Recently I was tracking a post reasoning about the current implementation of realloc() on glibc and following it into the kernel. Very interesting reading but it left a bitter taste in the end since it was not followed by a careful investigation campaign. Of course, challenge accepted. I set off to write it.
So before that, what is realloc? Malloc/Realloc/Free are part of the C dynamic memory allocation subsystem. It has been standardized in the POSIX.1-2008 standard and IEEE Std 1003.1, 2013 Edition.
In short, Malloc allocates memory and Free deallocates it. Realloc is used when you need to extend a block that has been allocated with Malloc.
The article goes down the rabbit hole that the C library is (glibc on Linux) and eventually into the kernel. The bottom line: for blocks bigger than 128kb, a simple virtual memory trick is used within the kernel which makes (re)allocation extremely fast. But that was a conclusion based on inspection or, in my own perspective, speculation. And speculation is for traders, not technologists.
So I set off to write my own tests. It took roughly one hour to write the tests and compile the results. I am going to get technical from here on. For non technologists, here is where you should stop reading.
I used two machines: one older AMD Phenom-X2 and a newer Haswell i7-5820k. Both running on Ubuntu 14.04.2 LTS, and the standard glibc 2.19 plus G++ 4.8.4.
The test loops through sizes 1 up to 512 in powers of two. For each size, it forks a separate process and allocates a vector of 1M pointers. Then the test process starts calling malloc(), then realloc() for a size 2x bigger and finally free().
I measure all these calls with a RDTSC, of course taking care of all the pitfalls following the current Intel time measurement guidelines. Also I take steps to avoid out-of-order execution by both compiler and processor, discounting “dead time”, ie time to actually execute the timing instructions (RDTSC, RDTSCP, CPUID).
All results are in clock cycles to discard all edge cases relating to Intel speed step and to put the two different architectures on same footing.
For the first batch I used the AMD Phenom box. On the first set, I allocate all vectors in a serial manner, ie with a loop ( j=0; j<N; ++j ). The results are as follows:
On the second set, I allocated the vectors in random order to kill all possible cache read-ahead effects. The results as expected are slightly worse:
What is interesting is that usually the average is higher than the median, which indicates normal spikes of high duration on the samples. However on this batch for realloc() with SZ<16 the median is larger. Digging into the stats, I see a double mode pattern. For example for realloc/SZ=1:
32-64 cycles: 42.2%
64-128 cycles: 2.3%
128-256 cycles: 50.8%
256-512 cycles: 4.2%
Ie the majority of the samples take 208 cycles but a distinct group – ~40% of them – take much less, I’d guess ~60 cycles. This is very telling.
For the second batch, I used a newer Haswell i7-5820k (hyperthreading enabled). The results are better now as expected due to the better memory management.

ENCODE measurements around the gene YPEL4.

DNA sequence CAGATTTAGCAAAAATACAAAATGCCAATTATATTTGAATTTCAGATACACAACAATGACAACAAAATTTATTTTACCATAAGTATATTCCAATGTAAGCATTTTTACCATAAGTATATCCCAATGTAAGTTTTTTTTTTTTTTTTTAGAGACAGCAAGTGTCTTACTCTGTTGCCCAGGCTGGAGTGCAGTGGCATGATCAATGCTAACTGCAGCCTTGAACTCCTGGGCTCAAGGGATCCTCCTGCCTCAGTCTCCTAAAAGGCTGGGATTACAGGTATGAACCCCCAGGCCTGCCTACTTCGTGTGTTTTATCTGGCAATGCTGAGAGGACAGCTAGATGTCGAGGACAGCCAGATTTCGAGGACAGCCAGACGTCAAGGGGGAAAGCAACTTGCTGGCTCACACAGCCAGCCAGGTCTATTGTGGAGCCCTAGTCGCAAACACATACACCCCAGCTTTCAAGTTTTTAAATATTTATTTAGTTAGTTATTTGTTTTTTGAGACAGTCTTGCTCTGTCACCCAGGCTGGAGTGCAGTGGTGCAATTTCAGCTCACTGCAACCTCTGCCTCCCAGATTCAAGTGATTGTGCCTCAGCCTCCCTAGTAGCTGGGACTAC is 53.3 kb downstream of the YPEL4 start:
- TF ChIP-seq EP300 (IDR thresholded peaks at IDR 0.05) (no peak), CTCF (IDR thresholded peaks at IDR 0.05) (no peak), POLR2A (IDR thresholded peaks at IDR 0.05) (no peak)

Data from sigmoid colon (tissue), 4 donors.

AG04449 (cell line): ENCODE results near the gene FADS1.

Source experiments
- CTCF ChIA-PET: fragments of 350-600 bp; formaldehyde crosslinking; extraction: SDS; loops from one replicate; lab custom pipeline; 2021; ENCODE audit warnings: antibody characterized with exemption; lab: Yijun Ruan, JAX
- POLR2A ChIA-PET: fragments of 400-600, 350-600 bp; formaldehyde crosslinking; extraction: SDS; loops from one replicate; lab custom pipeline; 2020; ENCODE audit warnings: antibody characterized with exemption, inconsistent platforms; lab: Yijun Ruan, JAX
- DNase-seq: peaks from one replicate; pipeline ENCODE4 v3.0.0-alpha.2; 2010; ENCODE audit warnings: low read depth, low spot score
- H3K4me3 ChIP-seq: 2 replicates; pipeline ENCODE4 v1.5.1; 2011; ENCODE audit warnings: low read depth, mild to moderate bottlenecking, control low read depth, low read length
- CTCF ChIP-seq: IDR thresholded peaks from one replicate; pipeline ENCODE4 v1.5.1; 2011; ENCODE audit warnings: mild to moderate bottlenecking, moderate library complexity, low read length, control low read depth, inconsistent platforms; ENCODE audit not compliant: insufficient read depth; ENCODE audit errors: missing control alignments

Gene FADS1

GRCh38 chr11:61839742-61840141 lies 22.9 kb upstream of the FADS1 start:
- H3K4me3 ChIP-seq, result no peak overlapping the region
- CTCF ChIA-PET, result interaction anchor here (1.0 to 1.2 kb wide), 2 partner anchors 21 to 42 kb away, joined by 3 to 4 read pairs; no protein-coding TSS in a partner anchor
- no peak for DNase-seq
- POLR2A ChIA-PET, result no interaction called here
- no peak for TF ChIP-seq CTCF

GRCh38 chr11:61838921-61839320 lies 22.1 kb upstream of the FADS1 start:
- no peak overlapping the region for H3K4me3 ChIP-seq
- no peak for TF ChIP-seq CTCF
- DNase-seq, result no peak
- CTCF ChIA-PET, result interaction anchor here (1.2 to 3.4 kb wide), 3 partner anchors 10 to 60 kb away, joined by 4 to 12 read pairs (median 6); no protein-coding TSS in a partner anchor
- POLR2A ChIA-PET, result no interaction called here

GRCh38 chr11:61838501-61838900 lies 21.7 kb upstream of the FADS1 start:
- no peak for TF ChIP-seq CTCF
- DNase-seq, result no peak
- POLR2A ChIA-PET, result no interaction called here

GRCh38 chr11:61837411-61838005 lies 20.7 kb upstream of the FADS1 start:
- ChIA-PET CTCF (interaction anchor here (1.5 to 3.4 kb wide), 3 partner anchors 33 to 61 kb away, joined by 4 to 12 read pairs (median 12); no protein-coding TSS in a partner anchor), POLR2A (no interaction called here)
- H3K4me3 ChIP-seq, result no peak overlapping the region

As one can see, times in general improved quite substantially as expected. Struck me that on the newer Haswell the cache effects were much less noticeable.
I quickly ran a comparision batch with a memory pool I currently use in our trading systems. For shuffle/512 I get alloc: 25 avg, 2 med realloc: 59 avg, 4 med and free: 9 avg, 1 med. In this approach realloc is a free followed by an alloc.
The conclusion is that the standard C library malloc/realloc/free are really orders of magnitude more expensive than what you can do yourself implementing your own allocators. This is mandatory to achieve true low latency speeds.
But the article’s central point was really focused on large realloc’s so I just ran another batch with the newer Haswell and in serial mode, now for blocks 1k up to 256M.
The results are very telling in the sense that the 128k threshold is clearly evidenced in the test results. There is a large buildup O(N), roughly ~ 1.3 cycles/byte from 1kb up to 64kb and then a sudden drop to 4k cycles.
To summarize the two batches and sets, I plotted the results in a double-log chart for easier visualization:
On this chart it is easy to see that all three function calls follow an exponential path up to a certain limit. Malloc hits the nail on the head earlier and smooths out to constant time at about 8kb. However it seems that the current glibc limits for realloc are very high and should be lowered since it spikes up to 80 thousand cycles per realloc (~ 20 microseconds on a typical server) before dropping to more reasonable levels.
With this result it is pretty clear that one to tune up their algos so to never issue a realloc call with sizes between 8k and 128k bytes. Instead, one should resort to a custom reallocation algorithm or tweak the mmap() threshold down to 8k with a mallocopt() call.
TL;DR Memory management is a complex but very important part of any mission critical system. Building fast algorithms that do very well on its own is very easy. To make it work in the jungle of an application where all components compete against each other for memory, cache lines and CPU resources, is a much more difficult task that has to be tackled head on with painstaking, detail-oriented care.
* Henrique (the author) is a geek, nerd, owner of Vitorian LLC that is always finding ways to make his (and his clients) algos faster or more powerful. He lives in Chicago and has a beautiful family.